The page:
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Bold Directions for Dangerous Times


In a recent article in Jim Burklo wrote about the possibility, if not likelihood, that there will be a flood of disaffected folks leaving the evangelical churches and that progressive congregations should be ready “to attract them by making changes in our styles of worship and congregational life that are necessary to seize this remarkable moment.”

I couldn’t agree more, but there are two other groups that we need to attract, although I’m not sure that “attract” is the right word or attitude. I would rather speak of “making sense to” and “working alongside”, but we surely do need to make changes. Millions of people have left the churches for a long time, and multiple millions more were never interested in the first place. There may be a lot of ex-fundamentalists looking for a new home, but we have been surrounded by “church alumni”, the result of decreasing membership, on the one hand, and an increasingly secular population, on the other. But no matter what group we belong to, we are all human beings who share a search for a meaningful life, and most of us are what we might call good people. The challenge for the church is to find both a common language and a course of action that includes both disciples of Jesus and secular humanists, not to mention reaching out to other religious traditions as well. 

I described one such possibility in an essay, “Ways to Gather”, also found in, and in another piece in entitled “Big Change”. From the former:

“Given the trend of society toward secularism, and given the fact that we all share a common and searching humanity, is there anything new that the church can do that would better the planet? 

I think there is, and the answer lies in creating two parallel gatherings. In this scenario, on the one hand, the local congregation continues to gather in the traditional fashion, with its order of worship, Bible reading, prayer, music, reflection, etc, albeit hopefully with a new theology.  In this context, the members study, learn, act in society, and care for one another.” 

On the other hand is a gathering that has no reference to God whatsoever. In the online journal Progressing Spirit I recently published an article in which I try to envision what such a gathering might look like. 

“In the first place, the weekly gathering, perhaps still on Sunday, would be a gathering of folks concerned about the deep issues of life. It would not be limited to adherents of any one religion, or religion at all, but would be open to any and all who choose to sound the depths of their own humanity with others who do the same. At different gatherings, the speaker of the day might be a Christian, a Jew, an atheist, a Muslim, or whatever, who would offer a perspective on the meaning of life, including reference to God, or not. If that person were a Christian, the narrative could be about the life and teaching of Jesus and could include the concept of an incarnate God, or not. Because of the variety of persons present, there will be no prayer either petitioning or thanking God. Everyone is free, of course, to speak their mind about self and God, but without imposition on any other. There will be silence. There will be music. There will be food and drink. There will be joy, fun and happiness. There will be whatever that gathering, with its particular mixture of persons, decides to do. (edited)”.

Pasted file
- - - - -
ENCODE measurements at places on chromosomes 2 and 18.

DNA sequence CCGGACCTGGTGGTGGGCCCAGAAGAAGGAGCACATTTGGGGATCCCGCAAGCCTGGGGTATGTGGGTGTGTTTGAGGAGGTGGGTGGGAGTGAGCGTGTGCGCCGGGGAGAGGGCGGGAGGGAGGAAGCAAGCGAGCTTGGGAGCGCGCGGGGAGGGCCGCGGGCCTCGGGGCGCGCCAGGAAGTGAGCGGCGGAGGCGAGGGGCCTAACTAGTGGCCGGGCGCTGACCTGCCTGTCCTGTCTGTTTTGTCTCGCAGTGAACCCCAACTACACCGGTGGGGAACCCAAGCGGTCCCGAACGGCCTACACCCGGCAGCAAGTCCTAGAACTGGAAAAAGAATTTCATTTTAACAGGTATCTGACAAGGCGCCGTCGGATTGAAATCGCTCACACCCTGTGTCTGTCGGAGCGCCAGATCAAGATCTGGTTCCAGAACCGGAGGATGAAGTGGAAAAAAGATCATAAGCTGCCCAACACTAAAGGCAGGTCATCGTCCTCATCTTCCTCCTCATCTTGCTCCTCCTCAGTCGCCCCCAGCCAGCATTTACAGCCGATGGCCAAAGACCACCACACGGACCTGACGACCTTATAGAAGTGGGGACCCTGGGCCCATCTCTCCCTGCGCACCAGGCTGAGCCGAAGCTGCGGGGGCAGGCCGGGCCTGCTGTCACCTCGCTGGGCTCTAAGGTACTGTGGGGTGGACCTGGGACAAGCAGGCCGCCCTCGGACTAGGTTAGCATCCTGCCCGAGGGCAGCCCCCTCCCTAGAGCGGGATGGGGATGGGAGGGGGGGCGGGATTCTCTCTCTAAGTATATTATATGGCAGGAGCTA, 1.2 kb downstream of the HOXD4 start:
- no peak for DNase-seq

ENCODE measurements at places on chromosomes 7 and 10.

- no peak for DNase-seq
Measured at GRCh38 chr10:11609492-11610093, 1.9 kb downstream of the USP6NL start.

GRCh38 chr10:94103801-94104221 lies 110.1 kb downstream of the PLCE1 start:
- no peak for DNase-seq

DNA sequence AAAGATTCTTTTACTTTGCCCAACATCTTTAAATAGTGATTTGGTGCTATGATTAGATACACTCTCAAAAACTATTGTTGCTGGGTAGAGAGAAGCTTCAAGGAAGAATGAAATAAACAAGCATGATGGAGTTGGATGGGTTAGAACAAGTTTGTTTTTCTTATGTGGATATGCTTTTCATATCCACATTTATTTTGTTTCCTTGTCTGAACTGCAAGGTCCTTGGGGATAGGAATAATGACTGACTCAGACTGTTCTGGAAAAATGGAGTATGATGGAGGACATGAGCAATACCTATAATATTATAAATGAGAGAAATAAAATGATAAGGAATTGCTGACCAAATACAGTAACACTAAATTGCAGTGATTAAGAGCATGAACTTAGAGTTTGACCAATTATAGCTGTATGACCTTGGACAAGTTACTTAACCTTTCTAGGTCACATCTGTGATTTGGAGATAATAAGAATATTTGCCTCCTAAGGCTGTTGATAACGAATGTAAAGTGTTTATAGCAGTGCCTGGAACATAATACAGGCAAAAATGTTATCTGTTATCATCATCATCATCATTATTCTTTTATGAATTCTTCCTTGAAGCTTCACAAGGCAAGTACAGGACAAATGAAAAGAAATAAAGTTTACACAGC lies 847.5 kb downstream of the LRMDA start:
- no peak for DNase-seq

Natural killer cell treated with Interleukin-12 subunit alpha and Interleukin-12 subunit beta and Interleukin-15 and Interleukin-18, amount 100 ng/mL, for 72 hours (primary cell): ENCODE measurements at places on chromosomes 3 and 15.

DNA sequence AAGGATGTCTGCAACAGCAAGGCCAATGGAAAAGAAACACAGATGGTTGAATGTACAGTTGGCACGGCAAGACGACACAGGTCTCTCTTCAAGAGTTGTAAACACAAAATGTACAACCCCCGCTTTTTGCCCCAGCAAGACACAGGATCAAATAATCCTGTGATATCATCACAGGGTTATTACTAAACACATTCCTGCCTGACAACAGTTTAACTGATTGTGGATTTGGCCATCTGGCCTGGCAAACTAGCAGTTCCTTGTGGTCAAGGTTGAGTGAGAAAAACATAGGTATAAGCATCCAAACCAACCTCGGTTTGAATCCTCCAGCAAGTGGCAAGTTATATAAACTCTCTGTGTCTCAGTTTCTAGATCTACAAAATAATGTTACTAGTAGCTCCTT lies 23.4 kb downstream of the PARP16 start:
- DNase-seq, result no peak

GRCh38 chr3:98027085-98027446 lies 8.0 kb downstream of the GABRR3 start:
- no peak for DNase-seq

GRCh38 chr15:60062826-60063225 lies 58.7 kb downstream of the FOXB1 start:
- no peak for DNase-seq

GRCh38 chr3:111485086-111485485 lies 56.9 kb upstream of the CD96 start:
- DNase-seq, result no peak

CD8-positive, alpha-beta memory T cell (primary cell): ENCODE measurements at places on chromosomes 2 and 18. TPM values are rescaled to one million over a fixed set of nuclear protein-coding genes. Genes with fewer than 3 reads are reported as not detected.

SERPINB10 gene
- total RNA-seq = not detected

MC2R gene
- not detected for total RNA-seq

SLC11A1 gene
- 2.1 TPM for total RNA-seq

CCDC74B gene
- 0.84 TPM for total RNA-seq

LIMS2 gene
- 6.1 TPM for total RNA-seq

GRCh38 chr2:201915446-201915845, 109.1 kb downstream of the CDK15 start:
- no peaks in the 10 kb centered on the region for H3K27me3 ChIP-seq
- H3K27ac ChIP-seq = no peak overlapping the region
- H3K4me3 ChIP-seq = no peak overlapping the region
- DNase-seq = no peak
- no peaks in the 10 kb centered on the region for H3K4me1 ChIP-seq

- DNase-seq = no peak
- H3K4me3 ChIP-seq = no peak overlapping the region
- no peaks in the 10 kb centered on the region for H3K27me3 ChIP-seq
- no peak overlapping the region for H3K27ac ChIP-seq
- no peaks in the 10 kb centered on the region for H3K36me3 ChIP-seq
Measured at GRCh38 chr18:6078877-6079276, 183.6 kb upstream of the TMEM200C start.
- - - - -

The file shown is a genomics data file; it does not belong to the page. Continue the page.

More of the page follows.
Of course, such a gathering need not arise within the context of the local congregation, but why not? I proposed this idea to some Vermont church leaders  earlier this year. Here is one response. “We have a group that started here last year (was intended to be a 5 week Lenten series but it moved online during COVID and just kept meeting). About 12 of us meet weekly and we are all quite different.  Some have no connection to the church, or very little.  There are atheists, agnostics, those with a more conservative theology, and liberal UCC’ers like me.  Most were born in this country, but not all.  Most have a mainline Protestant background, but not all.  We eat, drink beer, sip wine and talk life and faith in an informal way.  We’ve come to know and love one another.  A gift from COVID.”

This is a perfect example of what can be: the church helping to create a new type of gathering parallel to and independent of the existing congregation. The one would be deliberately based on the life and teaching of Jesus, the other based on the shared dimensions of our common humanity. It could very well be that a member of the first would also be a member of the second. And it could very well include disaffected evangelicals.

The issue goes way beyond thinking about the future of the church. Our nation is in an extremely dangerous place.  We need a renewed model of what it means as a country to be a secular, caring community, and the church has resources to offer such a vision. Who knows what might emerge? Following up on Jim’s article, it is time for the church to be bold and to experiment, and I have no doubt that will continue to be a leader in this movement. 


Dr. Carl Krieg received his BA from Dartmouth College, MDiv from Union Theological Seminary in NYC and PhD from the University of Chicago Divinity School. He is the author of What to Believe? the Questions of Christian Faith and The Void and the Vision. As professor and pastor, Dr. Krieg has taught innumerable classes and led many discussion groups. He lives with his wife Margaret in Norwich, VT.

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